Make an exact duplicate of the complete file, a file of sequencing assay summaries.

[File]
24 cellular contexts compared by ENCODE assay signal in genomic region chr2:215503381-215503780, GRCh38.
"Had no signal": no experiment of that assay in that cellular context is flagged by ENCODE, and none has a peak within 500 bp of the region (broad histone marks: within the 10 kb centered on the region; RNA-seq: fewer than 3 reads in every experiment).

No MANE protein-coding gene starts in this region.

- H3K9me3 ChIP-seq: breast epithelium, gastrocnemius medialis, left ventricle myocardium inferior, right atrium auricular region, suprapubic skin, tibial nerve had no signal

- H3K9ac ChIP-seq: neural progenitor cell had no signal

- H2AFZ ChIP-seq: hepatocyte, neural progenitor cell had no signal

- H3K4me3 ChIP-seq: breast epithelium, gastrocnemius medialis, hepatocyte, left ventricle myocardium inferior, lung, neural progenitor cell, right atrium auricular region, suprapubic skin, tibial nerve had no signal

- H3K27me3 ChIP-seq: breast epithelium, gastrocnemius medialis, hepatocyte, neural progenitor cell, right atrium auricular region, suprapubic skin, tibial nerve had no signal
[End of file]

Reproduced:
24 cellular contexts compared by ENCODE assay signal in genomic region chr2:215503381-215503780, GRCh38.
"Had no signal": no experiment of that assay in that cellular context is flagged by ENCODE, and none has a peak within 500 bp of the region (broad histone marks: within the 10 kb centered on the region; RNA-seq: fewer than 3 reads in every experiment).

No MANE protein-coding gene starts in this region.

- H3K9me3 ChIP-seq: breast epithelium, gastrocnemius medialis, left ventricle myocardium inferior, right atrium auricular region, suprapubic skin, tibial nerve had no signal

- H3K9ac ChIP-seq: neural progenitor cell had no signal

- H2AFZ ChIP-seq: hepatocyte, neural progenitor cell had no signal

- H3K4me3 ChIP-seq: breast epithelium, gastrocnemius medialis, hepatocyte, left ventricle myocardium inferior, lung, neural progenitor cell, right atrium auricular region, suprapubic skin, tibial nerve had no signal

- H3K27me3 ChIP-seq: breast epithelium, gastrocnemius medialis, hepatocyte, neural progenitor cell, right atrium auricular region, suprapubic skin, tibial nerve had no signal